John Locke is considered one of the most important fathers of our democratic tradition. He wrote Two Treatises of Government. Locke's ideas were widely read in both England and America. Thomas Jefferson used Locke's principles in the Declaration of Independence when he said men are "endowed with certain inalienable rights, and that among these are life, liberty and the pursuit of happiness."

Locke believed that a Social Contract exists between the government and the people. He states that governments are formed with the consent of citizens. Locke believed that powers in the government should be limited and the powers between parts of the government should be balanced. These checks and balances (later reflected in the U.S. Constitution) and true representation in the legislature would maintain limited government and individual liberties.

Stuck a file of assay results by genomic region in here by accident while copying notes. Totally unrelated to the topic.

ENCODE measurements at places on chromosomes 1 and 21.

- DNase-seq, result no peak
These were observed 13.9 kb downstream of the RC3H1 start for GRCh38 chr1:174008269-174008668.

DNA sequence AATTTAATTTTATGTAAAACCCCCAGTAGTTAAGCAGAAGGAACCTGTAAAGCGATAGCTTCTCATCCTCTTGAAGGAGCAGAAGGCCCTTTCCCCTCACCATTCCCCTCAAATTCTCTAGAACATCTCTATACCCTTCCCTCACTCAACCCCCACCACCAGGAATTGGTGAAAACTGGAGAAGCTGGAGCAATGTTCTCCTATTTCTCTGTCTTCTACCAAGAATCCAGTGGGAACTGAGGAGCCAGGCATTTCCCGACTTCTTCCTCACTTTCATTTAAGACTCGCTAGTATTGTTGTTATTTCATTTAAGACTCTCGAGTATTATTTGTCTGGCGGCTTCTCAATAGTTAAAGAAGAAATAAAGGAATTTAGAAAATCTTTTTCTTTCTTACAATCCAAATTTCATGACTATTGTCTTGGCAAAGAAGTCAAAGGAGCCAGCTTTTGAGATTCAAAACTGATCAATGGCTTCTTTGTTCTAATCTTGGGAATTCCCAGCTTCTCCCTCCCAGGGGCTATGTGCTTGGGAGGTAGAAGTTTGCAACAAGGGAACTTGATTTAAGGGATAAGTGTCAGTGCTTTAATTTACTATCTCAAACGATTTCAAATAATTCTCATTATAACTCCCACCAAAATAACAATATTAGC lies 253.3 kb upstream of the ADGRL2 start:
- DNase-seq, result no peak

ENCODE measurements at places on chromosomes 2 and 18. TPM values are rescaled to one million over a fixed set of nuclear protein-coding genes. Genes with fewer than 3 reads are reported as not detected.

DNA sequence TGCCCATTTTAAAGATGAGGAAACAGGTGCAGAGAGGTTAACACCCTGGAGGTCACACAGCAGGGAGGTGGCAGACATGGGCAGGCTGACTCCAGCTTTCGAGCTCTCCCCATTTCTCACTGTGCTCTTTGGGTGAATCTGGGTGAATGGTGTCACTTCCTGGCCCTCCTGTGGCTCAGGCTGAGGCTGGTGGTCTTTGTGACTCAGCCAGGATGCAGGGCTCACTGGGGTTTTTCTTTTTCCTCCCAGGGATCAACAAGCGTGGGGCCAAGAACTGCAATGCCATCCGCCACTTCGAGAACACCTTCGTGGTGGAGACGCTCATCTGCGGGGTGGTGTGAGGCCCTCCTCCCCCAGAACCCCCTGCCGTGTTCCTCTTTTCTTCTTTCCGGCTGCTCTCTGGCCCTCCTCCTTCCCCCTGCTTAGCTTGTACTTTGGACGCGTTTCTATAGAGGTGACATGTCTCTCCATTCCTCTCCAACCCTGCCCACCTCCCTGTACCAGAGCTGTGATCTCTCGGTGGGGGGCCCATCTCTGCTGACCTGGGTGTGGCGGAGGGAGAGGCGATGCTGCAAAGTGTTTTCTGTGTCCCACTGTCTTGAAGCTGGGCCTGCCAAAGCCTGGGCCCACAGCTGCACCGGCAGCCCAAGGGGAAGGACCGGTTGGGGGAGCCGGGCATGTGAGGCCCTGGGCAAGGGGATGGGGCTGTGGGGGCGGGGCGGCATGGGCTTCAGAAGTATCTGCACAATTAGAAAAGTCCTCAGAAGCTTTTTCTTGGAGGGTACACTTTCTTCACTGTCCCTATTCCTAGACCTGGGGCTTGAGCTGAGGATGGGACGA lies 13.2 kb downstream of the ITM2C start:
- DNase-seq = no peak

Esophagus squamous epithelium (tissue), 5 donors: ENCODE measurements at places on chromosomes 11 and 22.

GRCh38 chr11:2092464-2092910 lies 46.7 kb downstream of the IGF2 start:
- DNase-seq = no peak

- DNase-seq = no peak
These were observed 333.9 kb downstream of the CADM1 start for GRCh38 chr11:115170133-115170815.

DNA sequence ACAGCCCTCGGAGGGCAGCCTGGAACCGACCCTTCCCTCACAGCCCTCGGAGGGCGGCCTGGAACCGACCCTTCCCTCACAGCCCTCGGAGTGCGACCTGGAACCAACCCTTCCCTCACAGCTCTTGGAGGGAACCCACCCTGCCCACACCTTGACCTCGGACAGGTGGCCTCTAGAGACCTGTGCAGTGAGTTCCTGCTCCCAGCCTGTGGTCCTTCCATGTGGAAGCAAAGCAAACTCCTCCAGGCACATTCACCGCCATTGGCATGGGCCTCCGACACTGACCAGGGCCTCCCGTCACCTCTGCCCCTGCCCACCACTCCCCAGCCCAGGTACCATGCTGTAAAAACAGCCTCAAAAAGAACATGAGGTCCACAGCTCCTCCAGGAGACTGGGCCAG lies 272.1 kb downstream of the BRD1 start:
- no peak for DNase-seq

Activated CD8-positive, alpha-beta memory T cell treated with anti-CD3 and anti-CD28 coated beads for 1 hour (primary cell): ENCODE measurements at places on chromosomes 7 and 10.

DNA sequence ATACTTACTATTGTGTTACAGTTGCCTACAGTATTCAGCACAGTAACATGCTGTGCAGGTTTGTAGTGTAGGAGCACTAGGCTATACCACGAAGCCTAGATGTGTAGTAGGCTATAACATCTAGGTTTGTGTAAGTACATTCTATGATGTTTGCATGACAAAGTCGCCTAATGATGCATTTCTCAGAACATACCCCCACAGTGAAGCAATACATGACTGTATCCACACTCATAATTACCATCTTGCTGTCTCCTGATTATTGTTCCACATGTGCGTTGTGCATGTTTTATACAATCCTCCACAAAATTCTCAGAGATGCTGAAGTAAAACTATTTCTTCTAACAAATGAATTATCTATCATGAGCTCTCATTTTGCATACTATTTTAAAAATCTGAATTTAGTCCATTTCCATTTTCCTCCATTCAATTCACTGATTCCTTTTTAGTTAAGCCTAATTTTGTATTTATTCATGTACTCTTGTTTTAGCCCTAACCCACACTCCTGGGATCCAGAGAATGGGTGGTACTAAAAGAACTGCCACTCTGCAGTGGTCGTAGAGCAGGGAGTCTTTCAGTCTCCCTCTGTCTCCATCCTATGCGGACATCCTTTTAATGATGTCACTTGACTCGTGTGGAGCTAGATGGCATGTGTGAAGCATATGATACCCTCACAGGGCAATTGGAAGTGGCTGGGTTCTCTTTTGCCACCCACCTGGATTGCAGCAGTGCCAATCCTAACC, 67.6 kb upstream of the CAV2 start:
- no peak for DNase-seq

Locke said that the state exists to preserve the natural rights of its citizens. Therefore, he said that if a government fails in that task, citizens had the right to rebel against it. In some cases, it was the citizens duty to rebel. He did not agree with Thomas Hobbes that the individual person surrendered his natural rights to the government in return for protection. John Locke also believed that no one should dictate another person's religion.


Locke was also a proponent of equal rights for women. He believed that the idea that man was superior to women was an idea that men had made, and could therefore be reversed.